The Modern Butlers’ Journal for Service Professionals Worldwide, March, 2012

BlueLogo2011web The Modern Butlers’ Journal for Service Professionals Worldwide, February, 2012

The Modern Butlers’ Journal volume 8, issue 3

International Institute of Modern Butlers

IIMB Chairman Steven Ferry The Modern Butlers’ Journal for Service Professionals Worldwide, February, 2012Message from the Chairman

Copying, copyright, and doing the right thing

The gap between what is promised and what is delivered is not always so visible

You may have noticed the MBJ has a new look—fewer photographs. This is the result of a rather heavy handed enforcement of copyrights by lawyers trolling the Web for improper usage. We had inadvertently used one image that we had thought had been in the public domain. We have no issue with enforcement of copyright—we have, after all, seen such copying of our own material as the entire web site, down to font, color, and commas, by some outfit out of China. It took persistence to have it removed.

More common is the usage of our concepts and text by others in our industry. The most recent example was brought to our attention a couple of days ago, when an affiliate in the Far East asked us to confirm that a training outline from a web site was correct. In checking, we found that this site had copied verbatim from another site, which, in turn, had copied verbatim from our site.

I have brought this up in an earlier Journal: if an individual is so short of ideas and original thought that he or she has to copy the work of others and hide their source, they could at least put some effort into it and use their own words. Simply cutting and pasting betrays a lack of effort and understanding that would neither serve nor impress potential buyers of their services. Those clients won’t know until the copycat arrives on their doorstep and fails to deliver the expected level of service. Then, over time, word spreads and the individual goes out of business. Maybe these people should quit while they are ahead, instead of leaving upset clients in their wake and muddying up the industry.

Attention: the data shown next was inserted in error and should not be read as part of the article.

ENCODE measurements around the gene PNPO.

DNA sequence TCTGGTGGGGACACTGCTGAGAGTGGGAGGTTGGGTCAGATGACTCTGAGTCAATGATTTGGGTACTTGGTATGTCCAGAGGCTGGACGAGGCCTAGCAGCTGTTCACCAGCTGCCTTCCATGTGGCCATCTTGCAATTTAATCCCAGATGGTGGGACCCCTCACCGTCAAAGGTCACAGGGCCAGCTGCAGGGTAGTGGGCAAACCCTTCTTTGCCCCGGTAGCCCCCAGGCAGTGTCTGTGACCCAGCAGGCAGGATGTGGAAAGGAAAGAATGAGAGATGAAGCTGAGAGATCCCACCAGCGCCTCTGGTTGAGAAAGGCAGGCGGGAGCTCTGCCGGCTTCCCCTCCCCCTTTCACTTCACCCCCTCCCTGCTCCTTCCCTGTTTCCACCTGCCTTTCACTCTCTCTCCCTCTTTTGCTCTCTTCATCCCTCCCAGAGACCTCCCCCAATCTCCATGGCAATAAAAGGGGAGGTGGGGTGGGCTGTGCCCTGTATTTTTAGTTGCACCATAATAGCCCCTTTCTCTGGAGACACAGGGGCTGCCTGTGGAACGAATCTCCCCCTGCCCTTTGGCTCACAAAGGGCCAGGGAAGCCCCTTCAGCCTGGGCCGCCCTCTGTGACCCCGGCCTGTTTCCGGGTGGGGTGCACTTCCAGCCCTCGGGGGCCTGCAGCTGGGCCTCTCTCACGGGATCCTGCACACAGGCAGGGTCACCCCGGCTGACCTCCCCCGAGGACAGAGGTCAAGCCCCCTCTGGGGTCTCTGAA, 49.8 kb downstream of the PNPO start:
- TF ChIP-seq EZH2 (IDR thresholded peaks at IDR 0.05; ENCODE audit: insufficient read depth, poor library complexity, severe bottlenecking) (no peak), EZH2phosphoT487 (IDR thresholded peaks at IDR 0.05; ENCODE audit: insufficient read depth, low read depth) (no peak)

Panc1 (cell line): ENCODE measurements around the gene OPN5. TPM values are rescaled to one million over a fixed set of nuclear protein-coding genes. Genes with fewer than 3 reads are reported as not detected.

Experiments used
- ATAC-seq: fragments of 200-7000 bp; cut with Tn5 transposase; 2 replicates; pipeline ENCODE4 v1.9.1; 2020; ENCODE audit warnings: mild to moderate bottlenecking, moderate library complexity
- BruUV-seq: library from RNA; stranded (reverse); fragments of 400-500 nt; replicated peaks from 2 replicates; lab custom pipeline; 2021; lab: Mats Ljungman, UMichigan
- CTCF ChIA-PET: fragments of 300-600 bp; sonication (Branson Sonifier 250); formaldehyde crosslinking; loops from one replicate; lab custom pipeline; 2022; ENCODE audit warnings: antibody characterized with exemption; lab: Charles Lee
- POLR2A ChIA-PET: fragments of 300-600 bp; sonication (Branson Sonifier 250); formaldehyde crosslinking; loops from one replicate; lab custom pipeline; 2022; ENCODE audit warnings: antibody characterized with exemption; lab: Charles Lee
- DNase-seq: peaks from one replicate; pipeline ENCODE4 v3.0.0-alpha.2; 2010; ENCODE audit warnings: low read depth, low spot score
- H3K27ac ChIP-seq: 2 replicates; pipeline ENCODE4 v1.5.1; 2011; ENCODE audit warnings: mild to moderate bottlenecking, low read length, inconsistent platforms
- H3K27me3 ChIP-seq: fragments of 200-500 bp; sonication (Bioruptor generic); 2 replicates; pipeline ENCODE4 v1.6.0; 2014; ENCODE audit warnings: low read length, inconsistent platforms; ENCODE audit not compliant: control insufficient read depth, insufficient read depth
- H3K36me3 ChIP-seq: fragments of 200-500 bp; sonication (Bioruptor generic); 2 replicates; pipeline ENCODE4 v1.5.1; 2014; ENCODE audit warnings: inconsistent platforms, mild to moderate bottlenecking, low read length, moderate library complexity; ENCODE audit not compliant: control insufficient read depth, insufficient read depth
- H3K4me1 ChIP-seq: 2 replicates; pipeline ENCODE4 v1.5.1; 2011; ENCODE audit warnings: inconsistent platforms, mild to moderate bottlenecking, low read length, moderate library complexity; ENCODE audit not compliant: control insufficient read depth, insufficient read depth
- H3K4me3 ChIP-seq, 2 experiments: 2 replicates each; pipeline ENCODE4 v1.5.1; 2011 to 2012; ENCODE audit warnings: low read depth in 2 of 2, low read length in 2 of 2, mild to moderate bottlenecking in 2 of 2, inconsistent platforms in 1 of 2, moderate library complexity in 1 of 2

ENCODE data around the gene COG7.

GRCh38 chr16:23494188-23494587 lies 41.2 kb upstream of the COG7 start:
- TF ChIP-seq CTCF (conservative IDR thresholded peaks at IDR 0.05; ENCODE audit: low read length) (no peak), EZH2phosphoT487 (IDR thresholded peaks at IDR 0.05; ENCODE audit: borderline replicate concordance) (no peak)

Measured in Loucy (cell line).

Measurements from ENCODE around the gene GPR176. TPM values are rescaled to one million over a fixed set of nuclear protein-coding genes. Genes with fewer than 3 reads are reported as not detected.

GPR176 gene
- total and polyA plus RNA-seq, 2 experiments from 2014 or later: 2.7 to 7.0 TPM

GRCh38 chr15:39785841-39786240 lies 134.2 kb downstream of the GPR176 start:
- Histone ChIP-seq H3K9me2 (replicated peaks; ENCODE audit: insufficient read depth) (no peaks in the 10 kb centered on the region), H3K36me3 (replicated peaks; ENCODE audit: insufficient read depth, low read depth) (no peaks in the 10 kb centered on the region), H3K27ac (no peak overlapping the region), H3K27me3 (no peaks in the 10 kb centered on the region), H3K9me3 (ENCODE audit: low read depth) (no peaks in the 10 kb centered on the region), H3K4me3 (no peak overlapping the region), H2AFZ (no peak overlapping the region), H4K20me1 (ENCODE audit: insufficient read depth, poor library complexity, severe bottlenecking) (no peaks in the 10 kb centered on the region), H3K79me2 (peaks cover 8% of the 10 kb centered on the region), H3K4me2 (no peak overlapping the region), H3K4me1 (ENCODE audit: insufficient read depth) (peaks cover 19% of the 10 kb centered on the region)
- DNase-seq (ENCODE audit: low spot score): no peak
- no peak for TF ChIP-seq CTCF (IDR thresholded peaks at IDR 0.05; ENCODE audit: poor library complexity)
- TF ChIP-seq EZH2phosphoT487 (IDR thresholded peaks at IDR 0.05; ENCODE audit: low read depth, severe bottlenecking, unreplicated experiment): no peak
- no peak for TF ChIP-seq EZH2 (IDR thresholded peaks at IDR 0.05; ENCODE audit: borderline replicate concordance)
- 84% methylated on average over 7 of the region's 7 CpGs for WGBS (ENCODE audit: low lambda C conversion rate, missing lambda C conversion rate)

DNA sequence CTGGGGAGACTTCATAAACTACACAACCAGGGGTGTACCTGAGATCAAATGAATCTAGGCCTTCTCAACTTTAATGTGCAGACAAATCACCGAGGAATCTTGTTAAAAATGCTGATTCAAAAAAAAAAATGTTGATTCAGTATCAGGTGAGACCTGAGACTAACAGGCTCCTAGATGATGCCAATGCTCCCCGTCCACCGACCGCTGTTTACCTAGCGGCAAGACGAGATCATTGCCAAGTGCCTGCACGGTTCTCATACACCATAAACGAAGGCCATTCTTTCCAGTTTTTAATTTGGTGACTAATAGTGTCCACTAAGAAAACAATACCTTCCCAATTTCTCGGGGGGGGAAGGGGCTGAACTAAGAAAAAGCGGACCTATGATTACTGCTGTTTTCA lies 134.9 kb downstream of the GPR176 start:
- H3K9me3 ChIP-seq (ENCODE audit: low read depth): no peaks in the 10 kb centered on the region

Along the same line, I need to beat another drum about a similar “quicky impulse” that is degrading our profession. As we have just posted on our home page, our consulting and training rates are the highest in the industry for the simple reason that we believe five-star standards are best served by five-star training. This does not mean exorbitant rates, but it does mean that when we write proposals, they are designed to bring about well-trained butlers who are a credit to their employers. We are happy to bid on, and participate in, projects where this is the understanding and the goal. However, we cannot endorse training of butlers in a day or two just so a certificate can be issued—the butlers know when they have been trained properly, as do their employers and guests. The simple truth is, it is well-trained butlers, not certificates, that provide superior service.